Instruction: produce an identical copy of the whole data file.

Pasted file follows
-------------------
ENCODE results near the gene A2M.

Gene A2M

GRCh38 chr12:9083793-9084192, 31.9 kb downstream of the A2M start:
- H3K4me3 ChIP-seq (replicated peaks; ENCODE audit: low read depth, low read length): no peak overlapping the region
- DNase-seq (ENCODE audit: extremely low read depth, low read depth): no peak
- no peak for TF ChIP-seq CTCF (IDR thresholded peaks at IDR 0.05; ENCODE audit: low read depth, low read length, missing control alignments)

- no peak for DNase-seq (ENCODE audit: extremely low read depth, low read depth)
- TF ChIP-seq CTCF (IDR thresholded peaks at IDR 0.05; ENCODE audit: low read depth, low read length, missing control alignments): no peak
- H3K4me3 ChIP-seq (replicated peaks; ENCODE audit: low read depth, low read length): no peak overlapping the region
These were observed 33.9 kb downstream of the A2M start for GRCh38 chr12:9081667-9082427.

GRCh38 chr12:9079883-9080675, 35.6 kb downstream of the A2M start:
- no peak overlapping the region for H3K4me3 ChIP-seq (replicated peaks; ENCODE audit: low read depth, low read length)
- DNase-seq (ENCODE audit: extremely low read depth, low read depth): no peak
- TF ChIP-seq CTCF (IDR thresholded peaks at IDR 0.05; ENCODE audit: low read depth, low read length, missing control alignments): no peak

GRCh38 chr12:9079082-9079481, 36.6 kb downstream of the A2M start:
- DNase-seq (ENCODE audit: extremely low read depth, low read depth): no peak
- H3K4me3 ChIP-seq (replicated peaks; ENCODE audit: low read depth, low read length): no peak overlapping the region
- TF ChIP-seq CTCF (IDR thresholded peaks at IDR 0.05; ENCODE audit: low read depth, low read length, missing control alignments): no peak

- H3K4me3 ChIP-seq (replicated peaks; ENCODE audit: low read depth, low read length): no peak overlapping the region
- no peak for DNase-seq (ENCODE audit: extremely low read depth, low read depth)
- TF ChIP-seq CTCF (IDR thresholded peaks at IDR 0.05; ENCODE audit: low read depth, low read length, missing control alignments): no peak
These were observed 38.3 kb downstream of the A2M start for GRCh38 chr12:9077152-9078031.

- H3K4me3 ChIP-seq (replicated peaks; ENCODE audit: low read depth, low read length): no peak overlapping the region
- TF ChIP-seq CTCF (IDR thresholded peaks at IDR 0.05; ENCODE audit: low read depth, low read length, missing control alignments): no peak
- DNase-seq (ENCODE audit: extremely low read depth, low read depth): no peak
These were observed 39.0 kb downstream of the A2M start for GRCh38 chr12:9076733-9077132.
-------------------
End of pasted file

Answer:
ENCODE results near the gene A2M.

Gene A2M

GRCh38 chr12:9083793-9084192, 31.9 kb downstream of the A2M start:
- H3K4me3 ChIP-seq (replicated peaks; ENCODE audit: low read depth, low read length): no peak overlapping the region
- DNase-seq (ENCODE audit: extremely low read depth, low read depth): no peak
- no peak for TF ChIP-seq CTCF (IDR thresholded peaks at IDR 0.05; ENCODE audit: low read depth, low read length, missing control alignments)

- no peak for DNase-seq (ENCODE audit: extremely low read depth, low read depth)
- TF ChIP-seq CTCF (IDR thresholded peaks at IDR 0.05; ENCODE audit: low read depth, low read length, missing control alignments): no peak
- H3K4me3 ChIP-seq (replicated peaks; ENCODE audit: low read depth, low read length): no peak overlapping the region
These were observed 33.9 kb downstream of the A2M start for GRCh38 chr12:9081667-9082427.

GRCh38 chr12:9079883-9080675, 35.6 kb downstream of the A2M start:
- no peak overlapping the region for H3K4me3 ChIP-seq (replicated peaks; ENCODE audit: low read depth, low read length)
- DNase-seq (ENCODE audit: extremely low read depth, low read depth): no peak
- TF ChIP-seq CTCF (IDR thresholded peaks at IDR 0.05; ENCODE audit: low read depth, low read length, missing control alignments): no peak

GRCh38 chr12:9079082-9079481, 36.6 kb downstream of the A2M start:
- DNase-seq (ENCODE audit: extremely low read depth, low read depth): no peak
- H3K4me3 ChIP-seq (replicated peaks; ENCODE audit: low read depth, low read length): no peak overlapping the region
- TF ChIP-seq CTCF (IDR thresholded peaks at IDR 0.05; ENCODE audit: low read depth, low read length, missing control alignments): no peak

- H3K4me3 ChIP-seq (replicated peaks; ENCODE audit: low read depth, low read length): no peak overlapping the region
- no peak for DNase-seq (ENCODE audit: extremely low read depth, low read depth)
- TF ChIP-seq CTCF (IDR thresholded peaks at IDR 0.05; ENCODE audit: low read depth, low read length, missing control alignments): no peak
These were observed 38.3 kb downstream of the A2M start for GRCh38 chr12:9077152-9078031.

- H3K4me3 ChIP-seq (replicated peaks; ENCODE audit: low read depth, low read length): no peak overlapping the region
- TF ChIP-seq CTCF (IDR thresholded peaks at IDR 0.05; ENCODE audit: low read depth, low read length, missing control alignments): no peak
- DNase-seq (ENCODE audit: extremely low read depth, low read depth): no peak
These were observed 39.0 kb downstream of the A2M start for GRCh38 chr12:9076733-9077132.